September 21 (Thursday) 6-7:30 pm CAN ASHLAND REDUCE ITS CARBON FOOTPRINT?
September 21 (Thursday) 6-7:30 pm
CAN ASHLAND REDUCE ITS CARBON FOOTPRINT?
A presentation by Friends of 10×20
On Thursday the Friends of 10×20 is hosting an information forum on the meaning and progress of the City ordinance known by the same name, “10×20”.
One year ago, the City of Ashland adopted an ordinance requiring the City to obtain 10% of its electricity from new, clean, local sources. The ordinance is a reality today due to dedicated advocates that secured the necessary 1650 signatures (along with another 700 for good measure) to put this language on the 2016 November ballot.
This action — with its significant number of signing voters — caused the City Council to immediately adopt the measure (August, 2016) by a unanimous vote, which also kept the measure off the 2016 November ballot and out of the political conversation of candidates running for office.
Since the adoption of the ordinance, the City has:
- Studied feasible energy sources
- Evaluated our distribution grid and its interconnection to the external transmission system
- Identified some of the obstacles to achieving our objectives including contractual constraints of our electric supplier, the Bonneville Power Administration.
- Made a preliminary choice to use solar power to obtain the 10%.
- Initiated the preparation of a Request for Proposals from private investors to build and operate and in due course turn over to the City a solar farm on City-owned land across I-5 from the City. This is called a Power Purchase Agreement (PPA).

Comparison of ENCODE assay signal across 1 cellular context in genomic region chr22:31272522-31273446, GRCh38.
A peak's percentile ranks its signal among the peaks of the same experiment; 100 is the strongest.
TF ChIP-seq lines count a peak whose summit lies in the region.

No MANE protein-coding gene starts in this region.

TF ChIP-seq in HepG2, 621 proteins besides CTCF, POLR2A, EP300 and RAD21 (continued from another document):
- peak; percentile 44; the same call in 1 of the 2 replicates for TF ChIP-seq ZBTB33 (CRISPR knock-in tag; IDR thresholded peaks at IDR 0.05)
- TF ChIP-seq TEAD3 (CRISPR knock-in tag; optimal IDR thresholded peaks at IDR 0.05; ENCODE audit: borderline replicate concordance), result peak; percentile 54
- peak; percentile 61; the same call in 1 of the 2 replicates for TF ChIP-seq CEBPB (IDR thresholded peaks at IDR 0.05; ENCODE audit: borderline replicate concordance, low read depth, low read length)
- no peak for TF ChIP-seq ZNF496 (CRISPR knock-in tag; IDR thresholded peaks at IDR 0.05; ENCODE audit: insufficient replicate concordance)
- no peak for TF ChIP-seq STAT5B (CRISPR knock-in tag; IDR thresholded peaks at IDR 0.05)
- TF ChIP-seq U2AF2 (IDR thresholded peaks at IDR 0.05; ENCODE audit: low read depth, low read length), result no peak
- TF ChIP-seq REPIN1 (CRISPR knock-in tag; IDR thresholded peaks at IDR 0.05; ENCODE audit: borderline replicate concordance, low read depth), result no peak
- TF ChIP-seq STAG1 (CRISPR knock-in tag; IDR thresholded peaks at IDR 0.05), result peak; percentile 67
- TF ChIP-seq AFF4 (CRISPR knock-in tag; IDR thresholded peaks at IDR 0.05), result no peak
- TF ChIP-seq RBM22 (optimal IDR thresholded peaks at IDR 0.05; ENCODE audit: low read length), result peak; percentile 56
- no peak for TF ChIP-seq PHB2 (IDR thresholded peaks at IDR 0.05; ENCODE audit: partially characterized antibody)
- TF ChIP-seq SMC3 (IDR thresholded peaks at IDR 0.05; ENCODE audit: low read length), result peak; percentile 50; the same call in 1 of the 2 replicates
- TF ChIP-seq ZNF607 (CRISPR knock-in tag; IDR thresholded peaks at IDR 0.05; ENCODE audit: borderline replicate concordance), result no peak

Of course, the City will only accept a favorable proposal for this PPA, but the chance of Ashland receiving favorable proposals depends entirely on the quality of the Request For Proposal (RFP) which the city of Ashland issues. For example, it is very important that the RFP contains as few uncertainties as possible, in order to reduce expensive assumptions in the resulting proposals. The greater our specificity, the cleaner the proposals we will receive.
The path to project completion is complicated. It requires solid public support. While there are many barriers to success, not one of them is technical. All of the barriers are political. This means citizen involvement determines whether the project succeeds.
If you are in favor of making a significant reduction in our local carbon footprint, please support the City Staff and its political leadership. Many of the details will be discussed in the Thursday presentation. There will be discussions of the alternative resources and a lengthy period of questions and answers.
This is a project that we think Ashland’s citizens overwhelmingly favor — a serious and real reduction in our carbon footprint!
Friends of 10×20